Andrew Grossman of Heritage, who has been tracking the details of the bills to expand the Americans with Disabilities Act by overturning Supreme Court cases that had gone favorably to defendants, discerns a big difference between the House and Senate versions of the wired-for-passage legislation:
The Senate's ADA Amendments Act represents a real and tangible improvement over the House version, which would have abandoned a large body of important case law, throwing the employment disability law into disarray. In contrast, the Senate's approach, while still bad policy on the whole, is far less damaging to the law, and for that reason, its impact on the economy, the international competitiveness of U.S. businesses, and employment is likely to be far less. Now is not the right time to expand ADA coverage, but if legislation is inevitable, Congress should still reject approaches that muddy the meaning of the law and would inflict unnecessary pain across the economy.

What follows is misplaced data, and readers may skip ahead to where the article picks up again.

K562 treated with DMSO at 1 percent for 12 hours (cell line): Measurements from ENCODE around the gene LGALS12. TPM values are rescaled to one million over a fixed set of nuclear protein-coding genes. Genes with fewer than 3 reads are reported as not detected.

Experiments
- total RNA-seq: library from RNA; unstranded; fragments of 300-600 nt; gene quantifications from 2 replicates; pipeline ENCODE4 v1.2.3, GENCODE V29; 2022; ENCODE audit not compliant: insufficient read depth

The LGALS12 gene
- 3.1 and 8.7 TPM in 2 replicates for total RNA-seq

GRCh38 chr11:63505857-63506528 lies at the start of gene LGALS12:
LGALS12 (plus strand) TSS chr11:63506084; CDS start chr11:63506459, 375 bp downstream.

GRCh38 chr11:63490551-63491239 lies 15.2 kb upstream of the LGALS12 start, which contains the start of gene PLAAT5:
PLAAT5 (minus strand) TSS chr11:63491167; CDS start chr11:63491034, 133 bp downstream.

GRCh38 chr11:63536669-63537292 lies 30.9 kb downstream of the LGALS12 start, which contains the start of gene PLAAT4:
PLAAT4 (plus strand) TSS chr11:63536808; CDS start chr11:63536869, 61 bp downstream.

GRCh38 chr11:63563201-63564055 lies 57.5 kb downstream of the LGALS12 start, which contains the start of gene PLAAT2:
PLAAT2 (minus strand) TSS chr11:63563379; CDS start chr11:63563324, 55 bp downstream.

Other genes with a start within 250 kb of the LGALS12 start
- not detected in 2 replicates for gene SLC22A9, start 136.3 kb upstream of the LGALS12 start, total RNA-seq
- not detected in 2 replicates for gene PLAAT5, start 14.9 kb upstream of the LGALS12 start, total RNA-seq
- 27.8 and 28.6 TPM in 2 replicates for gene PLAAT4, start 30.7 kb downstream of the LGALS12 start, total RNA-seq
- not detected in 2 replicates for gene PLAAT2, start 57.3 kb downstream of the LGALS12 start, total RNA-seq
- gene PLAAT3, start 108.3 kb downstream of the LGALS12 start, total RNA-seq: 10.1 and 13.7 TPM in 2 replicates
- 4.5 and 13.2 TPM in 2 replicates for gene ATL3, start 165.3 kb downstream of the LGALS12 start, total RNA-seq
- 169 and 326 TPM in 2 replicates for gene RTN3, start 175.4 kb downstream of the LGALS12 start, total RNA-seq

The National Law Journal covered the legislation (and very one-sidedly, too) here. Relatedly, the D.C. Circuit has recently brought both sleeping disorders and sexual dysfunction within the scope of the ADA as covered disabilities.